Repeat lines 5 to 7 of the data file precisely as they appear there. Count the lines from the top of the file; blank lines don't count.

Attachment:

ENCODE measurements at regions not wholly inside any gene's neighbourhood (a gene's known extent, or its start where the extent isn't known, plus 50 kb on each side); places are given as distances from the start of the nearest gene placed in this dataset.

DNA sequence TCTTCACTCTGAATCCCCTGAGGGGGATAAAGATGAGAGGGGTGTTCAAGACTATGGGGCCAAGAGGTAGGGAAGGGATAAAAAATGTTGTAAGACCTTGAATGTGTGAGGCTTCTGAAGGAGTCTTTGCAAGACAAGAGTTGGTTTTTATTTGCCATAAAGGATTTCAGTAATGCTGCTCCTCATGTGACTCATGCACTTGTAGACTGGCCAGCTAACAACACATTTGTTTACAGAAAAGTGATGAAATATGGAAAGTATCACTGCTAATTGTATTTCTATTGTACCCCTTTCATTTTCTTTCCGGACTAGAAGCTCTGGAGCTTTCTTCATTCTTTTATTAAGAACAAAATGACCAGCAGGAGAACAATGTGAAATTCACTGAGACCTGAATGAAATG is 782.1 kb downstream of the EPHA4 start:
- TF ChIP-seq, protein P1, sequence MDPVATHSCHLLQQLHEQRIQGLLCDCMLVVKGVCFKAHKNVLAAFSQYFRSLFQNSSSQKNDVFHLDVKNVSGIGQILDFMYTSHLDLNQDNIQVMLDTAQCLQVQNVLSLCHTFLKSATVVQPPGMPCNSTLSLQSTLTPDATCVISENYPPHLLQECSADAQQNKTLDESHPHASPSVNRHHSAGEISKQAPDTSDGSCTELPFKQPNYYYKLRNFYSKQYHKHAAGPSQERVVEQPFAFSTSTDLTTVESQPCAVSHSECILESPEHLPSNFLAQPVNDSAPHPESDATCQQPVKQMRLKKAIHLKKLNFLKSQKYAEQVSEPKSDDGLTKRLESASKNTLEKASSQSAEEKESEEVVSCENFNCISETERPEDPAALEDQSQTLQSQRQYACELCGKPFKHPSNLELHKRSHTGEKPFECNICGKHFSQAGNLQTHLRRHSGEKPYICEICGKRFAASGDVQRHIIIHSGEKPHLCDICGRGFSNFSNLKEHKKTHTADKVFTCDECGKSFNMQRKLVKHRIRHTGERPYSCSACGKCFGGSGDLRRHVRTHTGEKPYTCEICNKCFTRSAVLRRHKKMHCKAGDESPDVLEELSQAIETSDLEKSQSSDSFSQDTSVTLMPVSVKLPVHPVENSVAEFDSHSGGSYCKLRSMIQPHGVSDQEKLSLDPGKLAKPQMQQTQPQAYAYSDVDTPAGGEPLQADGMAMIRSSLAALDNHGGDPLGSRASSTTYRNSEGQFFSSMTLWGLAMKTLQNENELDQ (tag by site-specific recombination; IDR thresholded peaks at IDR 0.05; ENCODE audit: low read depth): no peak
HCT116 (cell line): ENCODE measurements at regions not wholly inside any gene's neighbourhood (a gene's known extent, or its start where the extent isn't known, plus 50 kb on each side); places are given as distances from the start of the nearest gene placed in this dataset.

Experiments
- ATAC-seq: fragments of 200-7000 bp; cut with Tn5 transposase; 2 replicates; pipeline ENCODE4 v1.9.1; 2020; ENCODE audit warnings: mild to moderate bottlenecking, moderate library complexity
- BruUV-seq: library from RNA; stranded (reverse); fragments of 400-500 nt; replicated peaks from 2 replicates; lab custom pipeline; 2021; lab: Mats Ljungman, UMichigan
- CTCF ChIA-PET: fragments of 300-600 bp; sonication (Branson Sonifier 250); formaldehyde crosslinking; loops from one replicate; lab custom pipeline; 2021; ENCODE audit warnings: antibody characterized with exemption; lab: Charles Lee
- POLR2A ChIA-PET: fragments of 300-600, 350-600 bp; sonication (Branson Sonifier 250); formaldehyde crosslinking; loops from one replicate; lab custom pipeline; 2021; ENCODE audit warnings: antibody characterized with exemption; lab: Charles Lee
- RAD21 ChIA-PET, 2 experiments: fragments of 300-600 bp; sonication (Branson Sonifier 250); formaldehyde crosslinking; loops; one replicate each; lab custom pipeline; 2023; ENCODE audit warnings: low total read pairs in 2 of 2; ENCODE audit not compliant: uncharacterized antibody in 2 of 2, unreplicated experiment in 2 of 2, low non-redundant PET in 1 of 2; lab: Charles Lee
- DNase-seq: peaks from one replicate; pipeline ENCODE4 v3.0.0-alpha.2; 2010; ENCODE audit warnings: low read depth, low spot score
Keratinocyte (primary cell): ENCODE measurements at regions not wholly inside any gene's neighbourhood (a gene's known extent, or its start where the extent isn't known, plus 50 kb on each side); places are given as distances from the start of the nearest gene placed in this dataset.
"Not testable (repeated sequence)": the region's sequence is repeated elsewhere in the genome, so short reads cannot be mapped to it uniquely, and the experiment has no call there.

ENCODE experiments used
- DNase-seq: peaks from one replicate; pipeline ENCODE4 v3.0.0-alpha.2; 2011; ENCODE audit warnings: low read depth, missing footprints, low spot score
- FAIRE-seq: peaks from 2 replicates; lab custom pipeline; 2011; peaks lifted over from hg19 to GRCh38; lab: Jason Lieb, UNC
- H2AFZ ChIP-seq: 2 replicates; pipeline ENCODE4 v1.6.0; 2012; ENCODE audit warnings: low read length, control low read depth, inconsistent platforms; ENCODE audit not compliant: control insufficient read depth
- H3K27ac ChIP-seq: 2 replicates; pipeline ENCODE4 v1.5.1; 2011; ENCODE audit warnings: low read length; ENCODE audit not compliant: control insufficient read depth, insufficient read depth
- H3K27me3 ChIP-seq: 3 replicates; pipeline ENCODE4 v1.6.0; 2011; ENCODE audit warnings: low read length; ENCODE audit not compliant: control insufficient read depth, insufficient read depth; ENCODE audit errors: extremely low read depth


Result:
Experiments
- ATAC-seq: fragments of 200-7000 bp; cut with Tn5 transposase; 2 replicates; pipeline ENCODE4 v1.9.1; 2020; ENCODE audit warnings: mild to moderate bottlenecking, moderate library complexity
- BruUV-seq: library from RNA; stranded (reverse); fragments of 400-500 nt; replicated peaks from 2 replicates; lab custom pipeline; 2021; lab: Mats Ljungman, UMichigan